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In June 2014, Dolby announced the availability of its Atmos® sound system for home theaters. Previously only available in commercial movie theaters, Dolby Atmos in the home provides home theater enthusiasts with the ability to reproduce height-enhanced soundtracks through the use of capable receivers, extra speakers, and Atmos-encoded Blu-ray discs.
In order to get sound coming from above, the most obvious way is to install two or four speakers in or on the ceiling. However, Dolby realized that some may not be able or willing to do that, so they came up with a way for people to use speakers that sit on top of your front speakers and reflect/bounce the sound off the ceiling to your listening position (these are called "Atmos-enabled" speakers).
Image above shows two possible Dolby Atmos configurations,
as shown in the white paper, "Dolby Atmos® for the Home Theater."
Sound & Vision Magazine published an article recently about both approaches. Darryl Wilkinson describes the concepts of Atmos, and examines the difference between using two or four overhead speakers as well as comparing the in-ceiling vs reflecting speakers.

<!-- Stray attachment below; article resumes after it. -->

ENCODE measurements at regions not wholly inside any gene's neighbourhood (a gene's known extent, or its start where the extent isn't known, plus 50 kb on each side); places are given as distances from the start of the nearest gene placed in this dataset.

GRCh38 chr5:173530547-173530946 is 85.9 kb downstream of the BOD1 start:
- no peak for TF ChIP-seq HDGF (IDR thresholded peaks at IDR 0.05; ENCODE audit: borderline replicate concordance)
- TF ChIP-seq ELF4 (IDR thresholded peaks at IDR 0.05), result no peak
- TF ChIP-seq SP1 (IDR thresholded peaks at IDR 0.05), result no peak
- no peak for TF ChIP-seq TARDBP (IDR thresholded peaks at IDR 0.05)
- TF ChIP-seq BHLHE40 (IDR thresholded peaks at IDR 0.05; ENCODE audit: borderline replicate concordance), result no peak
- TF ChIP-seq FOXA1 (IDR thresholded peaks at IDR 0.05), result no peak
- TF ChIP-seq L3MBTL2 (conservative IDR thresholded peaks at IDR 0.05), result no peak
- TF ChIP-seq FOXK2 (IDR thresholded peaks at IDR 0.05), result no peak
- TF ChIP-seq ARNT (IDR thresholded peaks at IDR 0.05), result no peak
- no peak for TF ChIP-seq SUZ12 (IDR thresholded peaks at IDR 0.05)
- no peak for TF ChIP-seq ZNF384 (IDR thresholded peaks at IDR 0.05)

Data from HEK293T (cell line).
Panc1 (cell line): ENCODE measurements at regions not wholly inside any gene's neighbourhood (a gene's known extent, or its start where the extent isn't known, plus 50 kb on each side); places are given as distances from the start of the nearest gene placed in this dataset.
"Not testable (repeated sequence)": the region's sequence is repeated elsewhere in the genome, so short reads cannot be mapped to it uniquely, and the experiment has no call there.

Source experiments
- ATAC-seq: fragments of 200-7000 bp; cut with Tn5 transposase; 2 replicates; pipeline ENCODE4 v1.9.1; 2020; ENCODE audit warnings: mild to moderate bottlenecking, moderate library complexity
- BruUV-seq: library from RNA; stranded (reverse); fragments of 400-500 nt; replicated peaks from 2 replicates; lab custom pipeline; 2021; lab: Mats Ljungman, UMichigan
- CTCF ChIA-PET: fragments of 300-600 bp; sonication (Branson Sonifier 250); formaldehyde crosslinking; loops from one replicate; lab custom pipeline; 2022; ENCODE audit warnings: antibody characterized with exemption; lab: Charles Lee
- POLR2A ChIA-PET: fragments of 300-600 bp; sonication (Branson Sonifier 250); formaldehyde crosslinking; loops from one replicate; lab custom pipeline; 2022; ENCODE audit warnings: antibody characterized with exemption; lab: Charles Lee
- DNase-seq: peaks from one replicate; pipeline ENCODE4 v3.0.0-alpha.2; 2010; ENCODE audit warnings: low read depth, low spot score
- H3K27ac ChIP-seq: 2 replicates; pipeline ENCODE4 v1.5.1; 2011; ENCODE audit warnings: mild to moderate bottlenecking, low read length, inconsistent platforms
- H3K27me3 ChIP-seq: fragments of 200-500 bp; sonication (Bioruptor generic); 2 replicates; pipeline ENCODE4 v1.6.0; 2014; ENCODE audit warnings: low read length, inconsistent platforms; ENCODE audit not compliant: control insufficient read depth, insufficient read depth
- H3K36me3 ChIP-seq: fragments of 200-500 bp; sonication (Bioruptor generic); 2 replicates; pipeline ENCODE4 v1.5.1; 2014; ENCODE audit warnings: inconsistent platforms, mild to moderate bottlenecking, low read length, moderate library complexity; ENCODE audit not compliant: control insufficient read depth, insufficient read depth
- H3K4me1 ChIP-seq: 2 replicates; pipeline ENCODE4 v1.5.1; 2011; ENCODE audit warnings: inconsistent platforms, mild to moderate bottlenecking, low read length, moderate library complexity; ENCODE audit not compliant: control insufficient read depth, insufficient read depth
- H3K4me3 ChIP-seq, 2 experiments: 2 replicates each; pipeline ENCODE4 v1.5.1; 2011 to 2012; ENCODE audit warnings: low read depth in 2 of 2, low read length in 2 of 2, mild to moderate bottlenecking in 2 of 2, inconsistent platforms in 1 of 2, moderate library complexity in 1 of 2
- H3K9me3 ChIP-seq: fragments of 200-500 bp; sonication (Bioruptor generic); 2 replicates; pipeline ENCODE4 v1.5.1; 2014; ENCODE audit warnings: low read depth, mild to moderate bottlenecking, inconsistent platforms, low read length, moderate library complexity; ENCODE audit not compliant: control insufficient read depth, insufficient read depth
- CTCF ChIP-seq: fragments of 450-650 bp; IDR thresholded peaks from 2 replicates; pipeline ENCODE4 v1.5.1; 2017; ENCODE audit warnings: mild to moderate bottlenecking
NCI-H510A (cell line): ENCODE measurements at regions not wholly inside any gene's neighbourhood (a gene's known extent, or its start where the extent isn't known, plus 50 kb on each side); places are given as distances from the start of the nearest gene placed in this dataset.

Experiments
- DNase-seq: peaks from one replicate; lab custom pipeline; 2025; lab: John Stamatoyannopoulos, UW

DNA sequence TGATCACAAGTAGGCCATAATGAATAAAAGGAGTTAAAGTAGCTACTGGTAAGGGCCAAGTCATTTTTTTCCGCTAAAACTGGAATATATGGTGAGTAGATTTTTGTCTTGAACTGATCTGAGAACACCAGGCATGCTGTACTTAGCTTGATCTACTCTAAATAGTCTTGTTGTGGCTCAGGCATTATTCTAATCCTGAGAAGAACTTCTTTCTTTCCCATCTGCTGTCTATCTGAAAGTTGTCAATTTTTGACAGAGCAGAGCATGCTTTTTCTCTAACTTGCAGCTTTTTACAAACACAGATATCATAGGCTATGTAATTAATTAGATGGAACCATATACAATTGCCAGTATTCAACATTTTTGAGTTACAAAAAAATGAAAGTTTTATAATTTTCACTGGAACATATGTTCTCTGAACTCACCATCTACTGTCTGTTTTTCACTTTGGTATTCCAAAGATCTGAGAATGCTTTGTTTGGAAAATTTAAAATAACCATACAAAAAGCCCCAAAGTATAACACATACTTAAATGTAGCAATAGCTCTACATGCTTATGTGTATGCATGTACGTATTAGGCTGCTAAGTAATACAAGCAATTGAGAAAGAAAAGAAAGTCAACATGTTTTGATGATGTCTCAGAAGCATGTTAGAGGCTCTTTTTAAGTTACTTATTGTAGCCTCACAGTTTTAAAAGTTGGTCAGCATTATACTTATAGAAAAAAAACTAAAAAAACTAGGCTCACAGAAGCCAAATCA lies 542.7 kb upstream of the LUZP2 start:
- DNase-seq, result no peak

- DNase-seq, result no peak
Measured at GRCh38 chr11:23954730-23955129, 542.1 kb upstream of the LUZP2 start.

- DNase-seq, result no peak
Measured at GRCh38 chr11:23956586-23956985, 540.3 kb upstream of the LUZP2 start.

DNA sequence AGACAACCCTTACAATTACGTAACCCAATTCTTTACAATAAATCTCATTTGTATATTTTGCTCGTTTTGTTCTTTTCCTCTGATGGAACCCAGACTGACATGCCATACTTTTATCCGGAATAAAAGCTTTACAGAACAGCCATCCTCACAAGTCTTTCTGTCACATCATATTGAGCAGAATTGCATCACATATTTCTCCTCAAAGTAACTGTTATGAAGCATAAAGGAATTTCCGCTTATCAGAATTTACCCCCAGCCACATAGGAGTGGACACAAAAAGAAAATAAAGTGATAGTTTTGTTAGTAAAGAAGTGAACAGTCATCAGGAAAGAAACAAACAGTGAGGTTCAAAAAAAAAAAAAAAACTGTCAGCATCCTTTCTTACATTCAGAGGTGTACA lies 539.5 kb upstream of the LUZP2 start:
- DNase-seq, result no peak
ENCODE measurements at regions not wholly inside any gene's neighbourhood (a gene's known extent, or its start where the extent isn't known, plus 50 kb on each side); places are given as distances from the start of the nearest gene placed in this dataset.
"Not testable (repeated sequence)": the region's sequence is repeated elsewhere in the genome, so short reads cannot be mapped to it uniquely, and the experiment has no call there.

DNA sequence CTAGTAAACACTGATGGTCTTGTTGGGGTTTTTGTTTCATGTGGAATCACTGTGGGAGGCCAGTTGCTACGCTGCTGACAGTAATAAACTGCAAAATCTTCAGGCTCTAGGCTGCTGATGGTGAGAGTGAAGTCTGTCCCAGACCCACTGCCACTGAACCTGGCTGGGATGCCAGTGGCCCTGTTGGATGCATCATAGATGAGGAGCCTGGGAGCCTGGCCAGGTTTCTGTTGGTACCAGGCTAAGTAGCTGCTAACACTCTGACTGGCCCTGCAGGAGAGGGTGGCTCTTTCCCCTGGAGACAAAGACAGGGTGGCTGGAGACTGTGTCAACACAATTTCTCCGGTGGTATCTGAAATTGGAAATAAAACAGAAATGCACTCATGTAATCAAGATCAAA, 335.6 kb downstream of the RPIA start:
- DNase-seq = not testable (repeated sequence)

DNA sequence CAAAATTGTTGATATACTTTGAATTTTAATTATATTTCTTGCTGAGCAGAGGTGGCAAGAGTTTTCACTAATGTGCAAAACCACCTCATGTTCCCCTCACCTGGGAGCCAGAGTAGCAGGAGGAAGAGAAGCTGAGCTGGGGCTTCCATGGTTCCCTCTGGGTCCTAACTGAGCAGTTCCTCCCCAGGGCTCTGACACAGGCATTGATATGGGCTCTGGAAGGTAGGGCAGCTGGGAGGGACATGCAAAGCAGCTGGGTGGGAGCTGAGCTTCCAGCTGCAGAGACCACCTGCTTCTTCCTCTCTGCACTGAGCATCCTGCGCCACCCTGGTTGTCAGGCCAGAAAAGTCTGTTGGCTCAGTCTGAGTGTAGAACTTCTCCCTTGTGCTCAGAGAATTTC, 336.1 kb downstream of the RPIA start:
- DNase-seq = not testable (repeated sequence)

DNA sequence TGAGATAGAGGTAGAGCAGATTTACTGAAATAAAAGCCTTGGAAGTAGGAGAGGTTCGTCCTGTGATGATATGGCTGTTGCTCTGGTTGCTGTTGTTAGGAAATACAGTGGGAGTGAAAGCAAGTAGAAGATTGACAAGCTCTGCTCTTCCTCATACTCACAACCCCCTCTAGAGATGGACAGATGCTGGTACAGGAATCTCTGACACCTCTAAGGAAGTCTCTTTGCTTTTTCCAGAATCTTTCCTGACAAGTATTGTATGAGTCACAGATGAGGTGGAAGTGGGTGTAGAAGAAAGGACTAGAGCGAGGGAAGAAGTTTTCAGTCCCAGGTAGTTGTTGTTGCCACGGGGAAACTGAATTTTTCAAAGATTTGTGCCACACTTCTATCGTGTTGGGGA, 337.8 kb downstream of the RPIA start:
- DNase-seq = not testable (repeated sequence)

How did it all work out? Four speakers are better than two, and in-ceiling speakers worked slightly better than the reflecting speakers. Home theater is all about tradeoffs, so articles like this provide valuable information to those looking to upgrade their home theater systems.
Click the Read link below to view the full article and read about their findings. For more information, please see our Help Document: Dolby Atmos Resources
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